Desperate for right-wing links, and clearly hoping to curry favor with the Romney campaign by aiding and abetting the campaign's "I'm rubber, you're glue" strategy, ABC News posts this nothingburger story:
On Obama Adviser's Disclosure Form: 'Bermuda'Omigod! Omigod! We found a new libtard hypocrite! And it's the evil Svengali Negress!!
A lot of attention has been focused lately on Mitt Romney's offshore finances in places like the Cayman Islands and Bermuda.
But the word Bermuda pops up on the financial disclosure forms of one of President Obama's top advisers too.
Valerie Jarrett's financial disclosure form filed May 4 lists a line of credit from a Bermuda insurance company valued between $100,000 and $250,000.
This is already being linked at National Review Online, the Washington Free Beacon, Free Republic, Lucianne.com, Fire Andrea Mitchell, Michelle Malkin's Twitter feed, and various talk radio Web sites, with, no doubt, more to come.
But, as ABC notes (in paragraphs not cited by most of the above linkers), the reference to Bermuda on Jarrett's disclosure form appears to be utterly innocuous:
"This is a letter of credit disclosed in the liability section of the personal financial disclosure form, meaning it is a potential obligation, not an asset," White House spokesman Eric Schultz said in a statement....So there's nothing here. But ABC still posted the story, knowing that the M.O. of the right is to distort stories like this in order to bamboozle the rubes. ABC knew the Jarrett/Bermuda link would be widely discussed, and knew there was no actual news value in the story -- and still ABC put it out there.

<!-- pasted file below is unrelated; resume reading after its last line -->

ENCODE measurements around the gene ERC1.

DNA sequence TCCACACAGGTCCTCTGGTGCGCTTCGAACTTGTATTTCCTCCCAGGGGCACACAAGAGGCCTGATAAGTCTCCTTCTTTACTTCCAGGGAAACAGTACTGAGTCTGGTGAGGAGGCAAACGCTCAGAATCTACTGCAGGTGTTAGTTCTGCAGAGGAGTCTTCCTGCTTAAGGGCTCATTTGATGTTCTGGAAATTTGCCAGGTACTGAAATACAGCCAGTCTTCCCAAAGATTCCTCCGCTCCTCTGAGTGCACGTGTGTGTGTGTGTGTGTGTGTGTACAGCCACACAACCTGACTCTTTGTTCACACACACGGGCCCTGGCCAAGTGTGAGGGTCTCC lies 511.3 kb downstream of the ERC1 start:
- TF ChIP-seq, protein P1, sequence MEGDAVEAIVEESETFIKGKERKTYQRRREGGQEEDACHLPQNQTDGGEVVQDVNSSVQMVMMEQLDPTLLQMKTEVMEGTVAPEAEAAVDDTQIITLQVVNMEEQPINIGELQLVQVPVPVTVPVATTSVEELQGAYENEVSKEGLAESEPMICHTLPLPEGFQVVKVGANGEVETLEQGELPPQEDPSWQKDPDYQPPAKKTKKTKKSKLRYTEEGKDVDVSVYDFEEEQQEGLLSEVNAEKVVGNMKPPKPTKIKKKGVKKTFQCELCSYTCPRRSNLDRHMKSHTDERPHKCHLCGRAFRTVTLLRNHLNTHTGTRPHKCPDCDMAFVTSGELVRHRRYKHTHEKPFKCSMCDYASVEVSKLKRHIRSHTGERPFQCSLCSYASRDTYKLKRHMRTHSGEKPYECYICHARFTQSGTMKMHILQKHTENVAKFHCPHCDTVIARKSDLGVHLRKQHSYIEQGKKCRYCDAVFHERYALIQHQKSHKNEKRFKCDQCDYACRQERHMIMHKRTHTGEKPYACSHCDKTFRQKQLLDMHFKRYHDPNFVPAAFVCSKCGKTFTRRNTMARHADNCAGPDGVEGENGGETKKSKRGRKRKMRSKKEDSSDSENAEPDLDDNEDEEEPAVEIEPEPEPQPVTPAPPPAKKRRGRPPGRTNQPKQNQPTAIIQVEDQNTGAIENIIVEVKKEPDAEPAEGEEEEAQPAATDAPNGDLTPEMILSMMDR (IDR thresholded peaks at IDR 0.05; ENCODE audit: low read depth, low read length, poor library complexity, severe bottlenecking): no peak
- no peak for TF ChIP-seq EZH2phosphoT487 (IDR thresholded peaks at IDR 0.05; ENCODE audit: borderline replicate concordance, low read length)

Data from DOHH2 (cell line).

Before the White House replied to us, we spoke to tax experts who said the filing could be completely innocuous. It appears that Jarrett borrowed money from JPMorgan Chase, which has a subsidiary in Bermuda -- not unusual for insurance companies that want to lay off some of their risks. It doesn't mean that Jarrett sought any sort of transaction from Bermuda, but rather that the bank could be using its Bermuda subsidiary on credit forms.
In other words, routine credit card statements can include references to Bermuda simply because insurance companies have subsidiaries there.
Publishing a story like this in modern-day America is like handing out free drinks at an AA meeting -- an AA meeting attended by people with a history of drunken violence. It's utterly irresponsible. It's bad for society. There's no excuse for it.